An Efficient Fluorescent Protein-Based Multifunctional Affinity Purification Approach in Mammalian Cells
Knowledge of an individual protein’s modifications, binding partners, and localization is essential for understanding complex biological networks. We recently described a fluorescent protein-based (mVenus) multifunctional affinity purification (MAP) tag that can be used both to purify a given protein and determine its localization (Ma et al., Mol Cell Proteomics 11:501–511, 2012). MAP purified protein complexes can be further analyzed to identify binding partners and posttranslational modifications by LC-MS/MS. The MAP approach offers rapid FACS-selection of stable clonal cell lines based on the expression level/fluorescence of the MAP-protein fusion. The MAP tag is highly efficient and shows little variability between proteins. Here we describe the general MAP purification method in detail, and show how it can be applied to a specific protein using the human Cdc14B phosphatase as an example.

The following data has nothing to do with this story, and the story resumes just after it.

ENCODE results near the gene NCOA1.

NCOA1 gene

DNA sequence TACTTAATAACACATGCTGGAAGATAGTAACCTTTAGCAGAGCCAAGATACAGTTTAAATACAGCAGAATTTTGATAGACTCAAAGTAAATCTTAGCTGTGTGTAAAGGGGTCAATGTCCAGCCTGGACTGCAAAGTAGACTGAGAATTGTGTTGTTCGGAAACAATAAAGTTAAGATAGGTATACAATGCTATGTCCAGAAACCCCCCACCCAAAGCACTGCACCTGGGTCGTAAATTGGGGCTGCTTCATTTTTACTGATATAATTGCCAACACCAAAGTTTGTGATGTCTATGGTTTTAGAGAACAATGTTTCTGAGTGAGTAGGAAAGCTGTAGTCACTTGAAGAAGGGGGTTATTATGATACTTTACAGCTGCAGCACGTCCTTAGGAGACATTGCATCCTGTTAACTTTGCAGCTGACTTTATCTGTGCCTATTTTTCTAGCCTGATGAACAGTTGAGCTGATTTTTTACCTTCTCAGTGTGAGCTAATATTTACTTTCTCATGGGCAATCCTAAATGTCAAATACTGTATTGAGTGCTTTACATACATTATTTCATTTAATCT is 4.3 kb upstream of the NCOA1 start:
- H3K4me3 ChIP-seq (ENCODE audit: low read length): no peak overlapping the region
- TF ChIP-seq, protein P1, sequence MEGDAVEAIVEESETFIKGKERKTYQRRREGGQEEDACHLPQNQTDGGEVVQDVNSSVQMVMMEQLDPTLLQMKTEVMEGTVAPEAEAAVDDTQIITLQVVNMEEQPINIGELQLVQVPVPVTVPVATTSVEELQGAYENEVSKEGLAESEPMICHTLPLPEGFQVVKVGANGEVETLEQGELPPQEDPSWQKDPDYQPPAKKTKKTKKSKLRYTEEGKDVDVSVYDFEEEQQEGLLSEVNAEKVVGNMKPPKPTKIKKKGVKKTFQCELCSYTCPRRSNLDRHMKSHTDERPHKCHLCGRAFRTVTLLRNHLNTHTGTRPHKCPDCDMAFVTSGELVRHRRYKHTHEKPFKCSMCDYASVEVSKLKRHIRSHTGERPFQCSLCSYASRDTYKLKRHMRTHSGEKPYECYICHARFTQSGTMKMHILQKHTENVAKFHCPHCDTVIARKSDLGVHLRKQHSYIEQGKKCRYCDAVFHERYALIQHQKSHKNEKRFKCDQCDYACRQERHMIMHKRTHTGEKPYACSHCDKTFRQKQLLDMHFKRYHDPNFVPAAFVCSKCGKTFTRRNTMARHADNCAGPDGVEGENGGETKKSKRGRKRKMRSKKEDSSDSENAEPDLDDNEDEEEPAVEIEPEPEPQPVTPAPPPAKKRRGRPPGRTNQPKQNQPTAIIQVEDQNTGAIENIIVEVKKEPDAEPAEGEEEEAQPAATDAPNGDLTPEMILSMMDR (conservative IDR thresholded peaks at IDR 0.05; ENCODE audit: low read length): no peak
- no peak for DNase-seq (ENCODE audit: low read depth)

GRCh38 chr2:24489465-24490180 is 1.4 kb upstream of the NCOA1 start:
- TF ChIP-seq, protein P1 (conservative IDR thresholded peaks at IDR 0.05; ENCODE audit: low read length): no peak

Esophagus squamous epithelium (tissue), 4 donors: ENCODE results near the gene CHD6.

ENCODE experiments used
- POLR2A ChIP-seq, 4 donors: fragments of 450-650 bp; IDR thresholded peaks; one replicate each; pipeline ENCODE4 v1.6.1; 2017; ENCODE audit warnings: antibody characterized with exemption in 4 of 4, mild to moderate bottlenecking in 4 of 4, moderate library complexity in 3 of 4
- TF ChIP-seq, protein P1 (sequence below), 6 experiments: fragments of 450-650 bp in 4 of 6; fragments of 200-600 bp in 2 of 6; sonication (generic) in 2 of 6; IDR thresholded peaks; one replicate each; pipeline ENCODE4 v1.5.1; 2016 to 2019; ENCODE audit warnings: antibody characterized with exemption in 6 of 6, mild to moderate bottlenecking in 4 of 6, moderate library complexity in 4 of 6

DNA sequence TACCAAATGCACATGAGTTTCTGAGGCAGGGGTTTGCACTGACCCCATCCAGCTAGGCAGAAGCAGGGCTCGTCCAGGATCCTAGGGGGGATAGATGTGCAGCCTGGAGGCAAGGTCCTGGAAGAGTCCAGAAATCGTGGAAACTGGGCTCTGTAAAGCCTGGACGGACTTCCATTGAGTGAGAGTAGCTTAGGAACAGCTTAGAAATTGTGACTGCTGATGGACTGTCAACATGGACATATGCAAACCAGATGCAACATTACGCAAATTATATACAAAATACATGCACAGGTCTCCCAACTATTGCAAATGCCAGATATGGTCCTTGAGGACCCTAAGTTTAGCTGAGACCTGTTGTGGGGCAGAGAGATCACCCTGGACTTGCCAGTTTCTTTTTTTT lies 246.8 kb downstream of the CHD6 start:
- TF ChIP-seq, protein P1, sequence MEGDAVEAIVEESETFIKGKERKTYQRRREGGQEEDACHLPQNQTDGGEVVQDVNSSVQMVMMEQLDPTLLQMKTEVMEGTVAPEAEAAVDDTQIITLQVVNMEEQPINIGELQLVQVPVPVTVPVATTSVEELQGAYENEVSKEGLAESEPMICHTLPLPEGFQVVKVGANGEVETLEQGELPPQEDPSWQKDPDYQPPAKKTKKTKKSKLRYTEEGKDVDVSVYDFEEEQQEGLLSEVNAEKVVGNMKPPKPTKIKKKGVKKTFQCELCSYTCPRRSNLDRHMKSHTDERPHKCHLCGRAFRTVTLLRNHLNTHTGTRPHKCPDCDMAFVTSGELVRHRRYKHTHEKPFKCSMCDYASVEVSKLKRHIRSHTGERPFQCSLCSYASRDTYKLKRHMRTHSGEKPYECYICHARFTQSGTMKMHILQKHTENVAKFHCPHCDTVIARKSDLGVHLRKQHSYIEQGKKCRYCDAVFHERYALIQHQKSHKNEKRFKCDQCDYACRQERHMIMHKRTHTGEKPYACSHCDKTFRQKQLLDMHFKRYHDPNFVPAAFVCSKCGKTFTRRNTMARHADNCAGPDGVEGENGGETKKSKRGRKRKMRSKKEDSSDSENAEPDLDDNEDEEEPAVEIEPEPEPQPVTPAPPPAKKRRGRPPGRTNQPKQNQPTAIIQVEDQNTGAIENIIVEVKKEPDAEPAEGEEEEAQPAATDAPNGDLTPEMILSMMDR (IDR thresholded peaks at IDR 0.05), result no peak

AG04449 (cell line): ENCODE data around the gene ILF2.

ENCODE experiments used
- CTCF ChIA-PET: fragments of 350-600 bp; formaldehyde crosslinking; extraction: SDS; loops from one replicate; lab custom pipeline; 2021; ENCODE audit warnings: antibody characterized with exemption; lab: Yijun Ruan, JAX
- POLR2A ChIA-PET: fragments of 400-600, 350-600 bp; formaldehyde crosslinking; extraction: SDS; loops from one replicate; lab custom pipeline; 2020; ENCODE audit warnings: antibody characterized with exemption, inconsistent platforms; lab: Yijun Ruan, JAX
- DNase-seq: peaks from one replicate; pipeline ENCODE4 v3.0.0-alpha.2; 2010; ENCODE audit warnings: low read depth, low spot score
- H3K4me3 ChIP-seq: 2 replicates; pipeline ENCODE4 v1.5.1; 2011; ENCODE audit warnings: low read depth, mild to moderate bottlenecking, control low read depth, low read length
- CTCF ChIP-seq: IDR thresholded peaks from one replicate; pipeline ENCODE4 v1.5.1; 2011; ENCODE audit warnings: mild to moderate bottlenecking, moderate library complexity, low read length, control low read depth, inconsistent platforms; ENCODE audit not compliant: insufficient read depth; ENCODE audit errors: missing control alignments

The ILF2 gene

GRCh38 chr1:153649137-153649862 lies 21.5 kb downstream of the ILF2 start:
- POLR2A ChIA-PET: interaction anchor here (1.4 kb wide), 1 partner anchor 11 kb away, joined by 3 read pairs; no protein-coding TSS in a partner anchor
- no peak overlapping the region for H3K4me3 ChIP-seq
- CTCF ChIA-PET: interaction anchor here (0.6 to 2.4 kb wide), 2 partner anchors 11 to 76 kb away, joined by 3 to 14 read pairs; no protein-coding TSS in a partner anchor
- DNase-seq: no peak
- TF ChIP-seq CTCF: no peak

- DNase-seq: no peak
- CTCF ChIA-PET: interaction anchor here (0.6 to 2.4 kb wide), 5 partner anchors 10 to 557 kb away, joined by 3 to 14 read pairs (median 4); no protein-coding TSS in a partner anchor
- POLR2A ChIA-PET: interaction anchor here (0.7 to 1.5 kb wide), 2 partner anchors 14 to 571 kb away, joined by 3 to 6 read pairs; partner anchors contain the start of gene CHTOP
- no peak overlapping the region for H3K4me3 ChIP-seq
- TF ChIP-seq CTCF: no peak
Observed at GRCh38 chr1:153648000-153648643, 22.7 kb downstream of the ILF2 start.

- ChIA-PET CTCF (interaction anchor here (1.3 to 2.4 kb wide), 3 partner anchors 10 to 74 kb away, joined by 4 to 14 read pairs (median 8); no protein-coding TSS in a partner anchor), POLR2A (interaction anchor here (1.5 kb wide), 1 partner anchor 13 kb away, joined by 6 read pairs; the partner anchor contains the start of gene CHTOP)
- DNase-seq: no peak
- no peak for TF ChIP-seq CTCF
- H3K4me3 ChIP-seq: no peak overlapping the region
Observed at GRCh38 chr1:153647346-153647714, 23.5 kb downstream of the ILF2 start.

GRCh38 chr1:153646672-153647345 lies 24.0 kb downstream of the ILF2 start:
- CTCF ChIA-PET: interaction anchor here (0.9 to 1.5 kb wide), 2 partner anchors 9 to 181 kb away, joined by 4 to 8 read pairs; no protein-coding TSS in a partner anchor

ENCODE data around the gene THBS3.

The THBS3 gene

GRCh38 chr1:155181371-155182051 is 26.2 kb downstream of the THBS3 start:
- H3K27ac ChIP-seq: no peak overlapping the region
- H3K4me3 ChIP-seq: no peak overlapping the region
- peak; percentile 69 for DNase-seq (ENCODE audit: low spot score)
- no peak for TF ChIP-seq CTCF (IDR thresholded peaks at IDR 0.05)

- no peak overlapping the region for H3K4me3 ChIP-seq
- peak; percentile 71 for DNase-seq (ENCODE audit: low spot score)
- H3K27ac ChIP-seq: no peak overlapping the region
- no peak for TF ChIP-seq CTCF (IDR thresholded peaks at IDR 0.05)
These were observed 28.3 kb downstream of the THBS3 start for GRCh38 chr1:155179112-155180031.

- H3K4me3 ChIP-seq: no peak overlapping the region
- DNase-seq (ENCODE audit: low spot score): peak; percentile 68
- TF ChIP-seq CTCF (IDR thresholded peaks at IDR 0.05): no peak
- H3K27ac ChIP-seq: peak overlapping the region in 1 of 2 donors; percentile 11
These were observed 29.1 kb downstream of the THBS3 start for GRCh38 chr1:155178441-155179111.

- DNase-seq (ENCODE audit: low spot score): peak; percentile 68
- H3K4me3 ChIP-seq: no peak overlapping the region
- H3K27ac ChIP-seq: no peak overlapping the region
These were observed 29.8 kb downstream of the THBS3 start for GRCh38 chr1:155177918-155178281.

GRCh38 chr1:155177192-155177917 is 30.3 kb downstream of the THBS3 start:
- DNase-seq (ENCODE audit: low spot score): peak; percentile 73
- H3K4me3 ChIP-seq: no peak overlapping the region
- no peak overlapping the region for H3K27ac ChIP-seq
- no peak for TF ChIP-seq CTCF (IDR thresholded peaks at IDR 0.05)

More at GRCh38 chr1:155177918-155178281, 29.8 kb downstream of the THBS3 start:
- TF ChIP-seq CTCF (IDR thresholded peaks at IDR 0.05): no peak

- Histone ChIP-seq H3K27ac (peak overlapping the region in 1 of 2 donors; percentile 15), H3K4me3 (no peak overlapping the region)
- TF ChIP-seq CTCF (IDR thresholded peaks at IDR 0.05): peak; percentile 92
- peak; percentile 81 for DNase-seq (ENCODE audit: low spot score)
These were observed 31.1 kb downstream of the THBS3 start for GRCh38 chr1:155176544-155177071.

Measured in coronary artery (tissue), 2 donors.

Key wordsMultifunctional affinity purification (MAP) TAP Fluorescent protein Venus FACS Protein complex MudPIT LC-MS/MS Proteomics
This work was supported by NIH grant GM068786 to D.M., NCI T32CA119925 to J.R.M., and Howard Hughes Medical Institute for K.L.G.
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